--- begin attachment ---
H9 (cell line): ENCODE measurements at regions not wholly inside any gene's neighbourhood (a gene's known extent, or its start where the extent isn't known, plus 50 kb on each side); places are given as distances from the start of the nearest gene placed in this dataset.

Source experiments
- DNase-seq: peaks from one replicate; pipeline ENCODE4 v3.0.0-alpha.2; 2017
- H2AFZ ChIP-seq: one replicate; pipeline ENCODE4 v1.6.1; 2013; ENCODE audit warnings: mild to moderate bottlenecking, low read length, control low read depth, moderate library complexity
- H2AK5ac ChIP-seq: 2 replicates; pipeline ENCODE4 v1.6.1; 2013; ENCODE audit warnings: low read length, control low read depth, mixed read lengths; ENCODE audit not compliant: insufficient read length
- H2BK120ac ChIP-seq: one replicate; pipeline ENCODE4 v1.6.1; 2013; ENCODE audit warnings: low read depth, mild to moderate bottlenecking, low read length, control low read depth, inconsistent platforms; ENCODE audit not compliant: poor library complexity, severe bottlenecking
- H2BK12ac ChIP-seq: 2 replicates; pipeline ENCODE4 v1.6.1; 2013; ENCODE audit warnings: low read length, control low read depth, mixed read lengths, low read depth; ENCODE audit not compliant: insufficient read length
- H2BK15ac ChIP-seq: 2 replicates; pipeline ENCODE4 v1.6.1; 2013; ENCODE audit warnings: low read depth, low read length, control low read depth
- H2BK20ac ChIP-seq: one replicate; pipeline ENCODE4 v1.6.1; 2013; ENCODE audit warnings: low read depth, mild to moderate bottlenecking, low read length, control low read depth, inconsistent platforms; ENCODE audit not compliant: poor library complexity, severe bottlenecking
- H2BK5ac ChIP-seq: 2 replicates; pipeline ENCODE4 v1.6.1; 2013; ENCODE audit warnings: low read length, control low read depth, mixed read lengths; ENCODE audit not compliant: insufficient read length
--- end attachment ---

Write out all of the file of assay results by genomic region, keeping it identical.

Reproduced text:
H9 (cell line): ENCODE measurements at regions not wholly inside any gene's neighbourhood (a gene's known extent, or its start where the extent isn't known, plus 50 kb on each side); places are given as distances from the start of the nearest gene placed in this dataset.

Source experiments
- DNase-seq: peaks from one replicate; pipeline ENCODE4 v3.0.0-alpha.2; 2017
- H2AFZ ChIP-seq: one replicate; pipeline ENCODE4 v1.6.1; 2013; ENCODE audit warnings: mild to moderate bottlenecking, low read length, control low read depth, moderate library complexity
- H2AK5ac ChIP-seq: 2 replicates; pipeline ENCODE4 v1.6.1; 2013; ENCODE audit warnings: low read length, control low read depth, mixed read lengths; ENCODE audit not compliant: insufficient read length
- H2BK120ac ChIP-seq: one replicate; pipeline ENCODE4 v1.6.1; 2013; ENCODE audit warnings: low read depth, mild to moderate bottlenecking, low read length, control low read depth, inconsistent platforms; ENCODE audit not compliant: poor library complexity, severe bottlenecking
- H2BK12ac ChIP-seq: 2 replicates; pipeline ENCODE4 v1.6.1; 2013; ENCODE audit warnings: low read length, control low read depth, mixed read lengths, low read depth; ENCODE audit not compliant: insufficient read length
- H2BK15ac ChIP-seq: 2 replicates; pipeline ENCODE4 v1.6.1; 2013; ENCODE audit warnings: low read depth, low read length, control low read depth
- H2BK20ac ChIP-seq: one replicate; pipeline ENCODE4 v1.6.1; 2013; ENCODE audit warnings: low read depth, mild to moderate bottlenecking, low read length, control low read depth, inconsistent platforms; ENCODE audit not compliant: poor library complexity, severe bottlenecking
- H2BK5ac ChIP-seq: 2 replicates; pipeline ENCODE4 v1.6.1; 2013; ENCODE audit warnings: low read length, control low read depth, mixed read lengths; ENCODE audit not compliant: insufficient read length